- Be aware of outside forces: wind, waves and water depth. Always check the weather forecast before setting out and avoid rough weather conditions.
- Don’t overload your vessel. Be aware of the amount of weight added to your vessel and available freeboard. Place people and cargo evenly.
- Make sure that all cargo, tools and equipment are well secured during the entire voyage. It is a lot safer and simpler to remove well-prepared lashings after a successful voyage, than to try to add lashings in poor weather while a vessel is rolling and pitching. Store cargo below deck if you can.
- Reduce both the amount of liquids/cargo that are able to move and the area in which they can slosh back and forth by using smaller tanks and by subdividing cargo holds, because partly-filled water and fuel tanks and cargo holds can make your vessel unstable.
- Prevent water from getting into your vessel by keeping hatches, doors and windows closed, as much as you can, when underway. Regular maintenance of seals and fastening devices will help to ensure watertightness.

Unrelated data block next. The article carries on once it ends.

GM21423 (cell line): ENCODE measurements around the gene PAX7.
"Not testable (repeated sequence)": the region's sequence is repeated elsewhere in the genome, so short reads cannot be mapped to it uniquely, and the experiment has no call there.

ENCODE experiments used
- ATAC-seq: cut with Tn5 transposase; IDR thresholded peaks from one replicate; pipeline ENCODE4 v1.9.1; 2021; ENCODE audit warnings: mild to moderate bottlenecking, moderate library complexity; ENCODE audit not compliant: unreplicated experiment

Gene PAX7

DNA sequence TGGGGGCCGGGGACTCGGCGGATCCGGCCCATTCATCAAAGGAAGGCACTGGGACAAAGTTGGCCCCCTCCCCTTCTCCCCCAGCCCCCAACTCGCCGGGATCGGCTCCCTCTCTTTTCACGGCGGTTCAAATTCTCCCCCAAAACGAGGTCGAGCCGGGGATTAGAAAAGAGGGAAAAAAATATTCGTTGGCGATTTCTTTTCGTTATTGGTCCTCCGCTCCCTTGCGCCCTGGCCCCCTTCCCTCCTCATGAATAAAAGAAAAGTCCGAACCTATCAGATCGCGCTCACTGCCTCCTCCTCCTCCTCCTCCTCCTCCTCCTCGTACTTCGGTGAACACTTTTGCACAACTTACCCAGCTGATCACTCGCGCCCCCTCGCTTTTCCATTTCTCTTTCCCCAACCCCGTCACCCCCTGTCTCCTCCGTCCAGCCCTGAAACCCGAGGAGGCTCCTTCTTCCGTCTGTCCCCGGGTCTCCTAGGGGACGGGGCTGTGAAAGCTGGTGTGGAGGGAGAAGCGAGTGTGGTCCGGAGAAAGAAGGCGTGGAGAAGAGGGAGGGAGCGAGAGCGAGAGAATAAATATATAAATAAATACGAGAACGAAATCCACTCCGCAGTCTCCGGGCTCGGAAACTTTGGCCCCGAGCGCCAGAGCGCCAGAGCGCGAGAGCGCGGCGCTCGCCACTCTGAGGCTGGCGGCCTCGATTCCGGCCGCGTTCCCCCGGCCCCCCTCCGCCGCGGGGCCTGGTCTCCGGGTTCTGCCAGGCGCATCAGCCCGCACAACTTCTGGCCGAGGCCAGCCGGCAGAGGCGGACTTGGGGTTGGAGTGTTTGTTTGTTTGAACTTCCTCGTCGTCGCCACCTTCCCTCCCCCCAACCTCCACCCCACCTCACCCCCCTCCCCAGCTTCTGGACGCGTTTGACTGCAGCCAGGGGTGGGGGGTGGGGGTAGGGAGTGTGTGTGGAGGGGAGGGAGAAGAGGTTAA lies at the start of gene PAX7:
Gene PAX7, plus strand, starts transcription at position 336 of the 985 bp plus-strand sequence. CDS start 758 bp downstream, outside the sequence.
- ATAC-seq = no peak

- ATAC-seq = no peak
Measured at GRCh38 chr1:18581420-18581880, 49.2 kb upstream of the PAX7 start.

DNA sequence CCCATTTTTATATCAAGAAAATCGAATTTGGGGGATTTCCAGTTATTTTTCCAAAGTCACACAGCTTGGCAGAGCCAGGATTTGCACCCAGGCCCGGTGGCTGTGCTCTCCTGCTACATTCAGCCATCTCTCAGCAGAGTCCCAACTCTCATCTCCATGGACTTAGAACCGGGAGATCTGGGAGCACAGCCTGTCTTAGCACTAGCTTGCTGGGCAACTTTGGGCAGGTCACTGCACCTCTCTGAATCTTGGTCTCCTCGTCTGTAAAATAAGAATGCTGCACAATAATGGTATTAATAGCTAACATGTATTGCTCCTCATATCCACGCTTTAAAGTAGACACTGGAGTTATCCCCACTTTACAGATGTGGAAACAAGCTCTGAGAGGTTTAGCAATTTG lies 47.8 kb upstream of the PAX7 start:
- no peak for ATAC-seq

- Remove water as quickly as possible. Scuppers and drains must meet design standards and be kept in good working order.
- Do not perform operations such as lifting or towing unless the stability of your vessel has been assessed under these conditions.
- Adjust course, speed, or both if you can, to reduce the vessel’s rolling motion.
- Avoid sharp turns or turns at high speed.
- Consult a marine professional before making changes, because modifications to your vessel may affect its stability. Have the stability information revised to reflect any changes you make to the vessel.
- Your vessel's handling changes. For example, it seems sluggish, rolls more or rolls more slowly.
- Your vessel is listing to port or starboard or is trimmed more than usual by the bow or stern.
- There is less freeboard than you would expect normally. If so, check tanks and holds for flooding or cargo shift.
- The bilge pumps are working more frequently than usual. If this happens, check the bilges for water and that bilge pumps and alarms are working properly.
- The bilge alarm is sounding.
With no heel the downward force of
gravity is equal and opposite the
upward force of buoyancy.
Buoyancy and gravity bring the
Weight added above the centre of
gravity reduces the righting ability
of the vessel.
Centre of gravity located too high
will cause the boat to capsize.